Where On This Chart Do You Spend Most Of Your Sparring Time?

Think of your time in BJJ sparring is thought of in terms of when you’re safe, and when you’re in danger (with tapping being an irremovable piece of the game). This graph came in my head the other day, and I thought it useful:

The Dartboard of Doom, or, The Pizza of Peril

The Dartboard of Doom, or, The Pizza of Peril

Any beginner would agree, it’s hard to feel safe anywhere. They likely have almost no green area on their graph. As we progress, we begin to have the option to be safe, or allow ourselves to be in danger.

Over time, how deep in trouble we allow ourselves to get becomes a choice that integrally affects our game.

As a brown belt now, it is tempting to always work my new submissions and fancier sweeps on newer guys. To keep myself in dominant position, and work my top game, far from the perils of the triangle or back positions, or with a nearly extended arm.

At a cost to their own game, higher-level BJJ practitioners have the tempting option to “buffer” themselves from the tap, by steering things well inside the green.

Too much of this training “in the green” denies me the opportunity to shrink my “yellow” game. If I took it right to the edge all the time with increasingly better opponents, even (gasp) tapping sometimes, in order to master riding that crest, I’d actually turn my game into something more like this:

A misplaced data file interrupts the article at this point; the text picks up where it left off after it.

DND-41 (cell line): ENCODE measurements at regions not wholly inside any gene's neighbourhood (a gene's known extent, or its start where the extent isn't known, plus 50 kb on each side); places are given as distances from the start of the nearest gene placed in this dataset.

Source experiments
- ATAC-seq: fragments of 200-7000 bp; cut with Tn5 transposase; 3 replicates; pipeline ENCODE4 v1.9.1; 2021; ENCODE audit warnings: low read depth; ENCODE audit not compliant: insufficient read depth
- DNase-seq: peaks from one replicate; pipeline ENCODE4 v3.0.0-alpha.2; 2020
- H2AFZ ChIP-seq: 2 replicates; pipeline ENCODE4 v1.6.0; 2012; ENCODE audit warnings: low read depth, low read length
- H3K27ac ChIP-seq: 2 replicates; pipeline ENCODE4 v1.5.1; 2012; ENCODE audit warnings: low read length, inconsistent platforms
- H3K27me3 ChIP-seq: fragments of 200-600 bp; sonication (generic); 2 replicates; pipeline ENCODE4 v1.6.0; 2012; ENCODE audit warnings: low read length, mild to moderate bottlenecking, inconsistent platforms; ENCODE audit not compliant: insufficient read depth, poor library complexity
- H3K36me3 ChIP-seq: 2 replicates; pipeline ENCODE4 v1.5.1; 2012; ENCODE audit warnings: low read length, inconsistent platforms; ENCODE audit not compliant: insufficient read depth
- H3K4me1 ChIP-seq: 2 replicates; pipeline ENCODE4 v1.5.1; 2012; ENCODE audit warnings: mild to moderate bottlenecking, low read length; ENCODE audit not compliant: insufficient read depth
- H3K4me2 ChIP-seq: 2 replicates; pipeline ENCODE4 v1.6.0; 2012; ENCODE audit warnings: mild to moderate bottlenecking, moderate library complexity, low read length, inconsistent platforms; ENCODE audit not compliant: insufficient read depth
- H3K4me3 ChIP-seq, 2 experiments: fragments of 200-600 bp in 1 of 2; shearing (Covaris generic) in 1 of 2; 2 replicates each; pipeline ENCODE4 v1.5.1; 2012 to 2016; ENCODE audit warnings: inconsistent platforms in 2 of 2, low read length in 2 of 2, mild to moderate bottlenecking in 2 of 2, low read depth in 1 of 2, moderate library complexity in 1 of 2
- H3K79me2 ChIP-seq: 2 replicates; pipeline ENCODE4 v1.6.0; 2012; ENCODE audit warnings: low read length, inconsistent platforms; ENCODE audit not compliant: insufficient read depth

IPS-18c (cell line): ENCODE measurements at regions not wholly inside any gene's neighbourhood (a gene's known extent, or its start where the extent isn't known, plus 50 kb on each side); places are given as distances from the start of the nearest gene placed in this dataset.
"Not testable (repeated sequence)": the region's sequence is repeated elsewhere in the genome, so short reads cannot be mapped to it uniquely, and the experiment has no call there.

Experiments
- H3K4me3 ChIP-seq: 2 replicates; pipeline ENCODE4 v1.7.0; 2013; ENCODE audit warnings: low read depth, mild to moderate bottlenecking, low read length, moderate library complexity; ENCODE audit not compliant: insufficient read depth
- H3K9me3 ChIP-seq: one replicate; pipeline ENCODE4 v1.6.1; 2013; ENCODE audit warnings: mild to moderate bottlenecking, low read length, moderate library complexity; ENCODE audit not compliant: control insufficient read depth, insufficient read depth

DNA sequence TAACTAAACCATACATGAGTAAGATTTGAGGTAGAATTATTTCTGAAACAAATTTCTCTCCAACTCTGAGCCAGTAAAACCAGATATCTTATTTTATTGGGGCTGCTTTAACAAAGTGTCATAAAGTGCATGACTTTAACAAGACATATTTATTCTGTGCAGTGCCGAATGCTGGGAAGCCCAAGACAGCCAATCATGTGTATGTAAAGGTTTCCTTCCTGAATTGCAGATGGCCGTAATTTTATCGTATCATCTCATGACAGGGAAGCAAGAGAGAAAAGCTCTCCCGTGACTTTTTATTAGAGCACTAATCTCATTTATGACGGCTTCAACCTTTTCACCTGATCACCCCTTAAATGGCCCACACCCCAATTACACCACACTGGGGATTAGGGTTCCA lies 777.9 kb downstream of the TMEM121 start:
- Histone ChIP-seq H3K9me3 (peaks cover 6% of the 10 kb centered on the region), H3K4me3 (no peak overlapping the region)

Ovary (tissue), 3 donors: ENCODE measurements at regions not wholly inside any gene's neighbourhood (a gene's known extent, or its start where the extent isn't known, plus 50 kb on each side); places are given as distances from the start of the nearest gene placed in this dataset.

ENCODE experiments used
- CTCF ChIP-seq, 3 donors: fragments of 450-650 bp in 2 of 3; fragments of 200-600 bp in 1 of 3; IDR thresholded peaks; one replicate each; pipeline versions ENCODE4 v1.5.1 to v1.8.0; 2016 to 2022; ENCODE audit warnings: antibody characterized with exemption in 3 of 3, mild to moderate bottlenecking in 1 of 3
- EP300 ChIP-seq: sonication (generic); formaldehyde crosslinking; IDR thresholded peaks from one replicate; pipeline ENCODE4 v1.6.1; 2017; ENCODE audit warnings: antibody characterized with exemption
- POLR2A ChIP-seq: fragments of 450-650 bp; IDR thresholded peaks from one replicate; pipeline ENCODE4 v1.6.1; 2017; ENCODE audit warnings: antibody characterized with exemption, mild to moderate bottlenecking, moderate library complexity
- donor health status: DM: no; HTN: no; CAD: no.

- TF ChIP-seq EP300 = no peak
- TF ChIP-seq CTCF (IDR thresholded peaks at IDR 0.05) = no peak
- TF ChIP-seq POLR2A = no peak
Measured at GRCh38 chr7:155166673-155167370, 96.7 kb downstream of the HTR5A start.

The high-level guys I train with, who surf that edge, routinely escape armbars at the last second, and find tiny nuances that disentangle or disable nearly-complete submissions. They’re pretty safe and in control seemingly everywhere. That’s an enviable game, earned after hard, pride-swallowing work to shrink their yellow game.

Where do you spend most of your time sparring?

One Response

  1. David
    David January 13, 2015 at 12:59 am | | Reply

    I think there’s a time and a place for different types of rolling. Most of the time I’ll go for moves and positions I enjoy, and I don’t mind often conceding and giving up a disadvantageous position.

    When I do that, it feels more like a ‘merging’ of the yellow and green zones. I actively allow things that would normally be my ‘safe’ zones to become risky, even if only to explore both my abilities and that of my partner.

    Sometimes I prefer to enforce the green zone, whereby I will refuse to allow myself to be at risk, with the exception of baiting my opponent.

    I like this visual conception, and it’s definitely food for thought!

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